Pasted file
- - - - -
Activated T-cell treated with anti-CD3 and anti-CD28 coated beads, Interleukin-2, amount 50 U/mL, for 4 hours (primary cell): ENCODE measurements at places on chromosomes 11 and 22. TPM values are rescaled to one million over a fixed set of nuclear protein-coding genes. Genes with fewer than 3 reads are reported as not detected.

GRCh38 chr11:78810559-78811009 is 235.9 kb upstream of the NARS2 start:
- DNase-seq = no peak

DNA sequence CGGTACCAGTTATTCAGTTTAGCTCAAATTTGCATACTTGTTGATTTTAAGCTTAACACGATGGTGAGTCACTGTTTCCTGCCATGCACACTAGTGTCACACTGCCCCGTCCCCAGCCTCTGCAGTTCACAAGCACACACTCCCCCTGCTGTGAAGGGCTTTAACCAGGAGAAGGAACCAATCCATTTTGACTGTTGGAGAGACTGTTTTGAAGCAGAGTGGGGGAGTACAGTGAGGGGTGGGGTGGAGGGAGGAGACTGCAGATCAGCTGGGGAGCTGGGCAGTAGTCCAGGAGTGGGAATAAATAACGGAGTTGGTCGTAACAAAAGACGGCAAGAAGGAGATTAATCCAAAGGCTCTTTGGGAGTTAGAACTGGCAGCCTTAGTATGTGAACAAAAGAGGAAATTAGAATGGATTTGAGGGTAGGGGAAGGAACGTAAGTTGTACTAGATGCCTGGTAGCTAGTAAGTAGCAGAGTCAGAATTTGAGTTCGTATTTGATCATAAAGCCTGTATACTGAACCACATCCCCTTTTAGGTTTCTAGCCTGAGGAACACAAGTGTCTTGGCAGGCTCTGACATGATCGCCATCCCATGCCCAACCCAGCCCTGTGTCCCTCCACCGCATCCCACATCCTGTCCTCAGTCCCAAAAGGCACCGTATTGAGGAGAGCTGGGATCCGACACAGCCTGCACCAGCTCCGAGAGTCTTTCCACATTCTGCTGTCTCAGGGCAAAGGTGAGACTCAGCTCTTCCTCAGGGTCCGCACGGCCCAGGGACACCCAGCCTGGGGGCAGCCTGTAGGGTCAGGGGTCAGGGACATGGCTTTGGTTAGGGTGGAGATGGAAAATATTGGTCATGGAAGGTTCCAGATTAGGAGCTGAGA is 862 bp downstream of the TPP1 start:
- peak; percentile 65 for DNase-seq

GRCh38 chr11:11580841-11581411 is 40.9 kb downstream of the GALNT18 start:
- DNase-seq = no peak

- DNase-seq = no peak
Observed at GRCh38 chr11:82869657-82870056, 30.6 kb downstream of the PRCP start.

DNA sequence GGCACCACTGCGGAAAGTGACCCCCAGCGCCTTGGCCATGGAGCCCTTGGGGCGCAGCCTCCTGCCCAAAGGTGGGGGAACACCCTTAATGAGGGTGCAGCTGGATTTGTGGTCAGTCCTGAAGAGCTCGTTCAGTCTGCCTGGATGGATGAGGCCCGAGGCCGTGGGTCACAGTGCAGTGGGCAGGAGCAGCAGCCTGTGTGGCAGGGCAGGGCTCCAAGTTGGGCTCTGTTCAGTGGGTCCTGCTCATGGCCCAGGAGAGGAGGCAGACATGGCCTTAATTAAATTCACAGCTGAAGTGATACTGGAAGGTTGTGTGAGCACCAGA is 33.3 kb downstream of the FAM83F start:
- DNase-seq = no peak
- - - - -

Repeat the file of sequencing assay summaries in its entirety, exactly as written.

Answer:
Activated T-cell treated with anti-CD3 and anti-CD28 coated beads, Interleukin-2, amount 50 U/mL, for 4 hours (primary cell): ENCODE measurements at places on chromosomes 11 and 22. TPM values are rescaled to one million over a fixed set of nuclear protein-coding genes. Genes with fewer than 3 reads are reported as not detected.

GRCh38 chr11:78810559-78811009 is 235.9 kb upstream of the NARS2 start:
- DNase-seq = no peak

DNA sequence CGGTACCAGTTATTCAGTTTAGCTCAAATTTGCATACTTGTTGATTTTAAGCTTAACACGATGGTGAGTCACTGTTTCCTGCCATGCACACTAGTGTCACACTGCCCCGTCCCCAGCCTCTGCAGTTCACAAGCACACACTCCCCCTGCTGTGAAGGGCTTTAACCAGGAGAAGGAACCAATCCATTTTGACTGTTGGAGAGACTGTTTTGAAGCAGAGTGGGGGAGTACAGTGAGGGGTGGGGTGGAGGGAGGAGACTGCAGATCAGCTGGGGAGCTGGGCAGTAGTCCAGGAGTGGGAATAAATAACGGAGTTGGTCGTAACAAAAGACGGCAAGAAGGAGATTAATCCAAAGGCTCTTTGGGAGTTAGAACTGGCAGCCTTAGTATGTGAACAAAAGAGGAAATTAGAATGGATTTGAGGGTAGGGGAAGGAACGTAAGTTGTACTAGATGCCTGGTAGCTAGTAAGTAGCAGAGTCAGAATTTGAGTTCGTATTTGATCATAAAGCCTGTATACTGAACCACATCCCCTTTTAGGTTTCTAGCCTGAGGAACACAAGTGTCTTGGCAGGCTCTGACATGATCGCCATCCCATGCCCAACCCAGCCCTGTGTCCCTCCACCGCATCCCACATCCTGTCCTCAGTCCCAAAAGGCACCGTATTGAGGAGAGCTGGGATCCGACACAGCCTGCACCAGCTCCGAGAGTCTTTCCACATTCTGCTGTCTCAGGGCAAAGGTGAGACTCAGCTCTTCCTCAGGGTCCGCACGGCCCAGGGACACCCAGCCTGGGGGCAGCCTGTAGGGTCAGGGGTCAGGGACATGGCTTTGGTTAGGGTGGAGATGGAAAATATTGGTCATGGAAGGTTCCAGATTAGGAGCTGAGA is 862 bp downstream of the TPP1 start:
- peak; percentile 65 for DNase-seq

GRCh38 chr11:11580841-11581411 is 40.9 kb downstream of the GALNT18 start:
- DNase-seq = no peak

- DNase-seq = no peak
Observed at GRCh38 chr11:82869657-82870056, 30.6 kb downstream of the PRCP start.

DNA sequence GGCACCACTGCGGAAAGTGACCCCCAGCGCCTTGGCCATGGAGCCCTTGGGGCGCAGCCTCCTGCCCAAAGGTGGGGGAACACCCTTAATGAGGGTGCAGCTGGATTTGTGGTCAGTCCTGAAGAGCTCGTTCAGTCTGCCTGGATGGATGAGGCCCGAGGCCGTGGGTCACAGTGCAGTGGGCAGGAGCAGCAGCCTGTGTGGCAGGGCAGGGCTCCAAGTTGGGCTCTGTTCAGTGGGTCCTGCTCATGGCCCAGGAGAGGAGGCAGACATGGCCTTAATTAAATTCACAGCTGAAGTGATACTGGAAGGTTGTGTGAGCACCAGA is 33.3 kb downstream of the FAM83F start:
- DNase-seq = no peak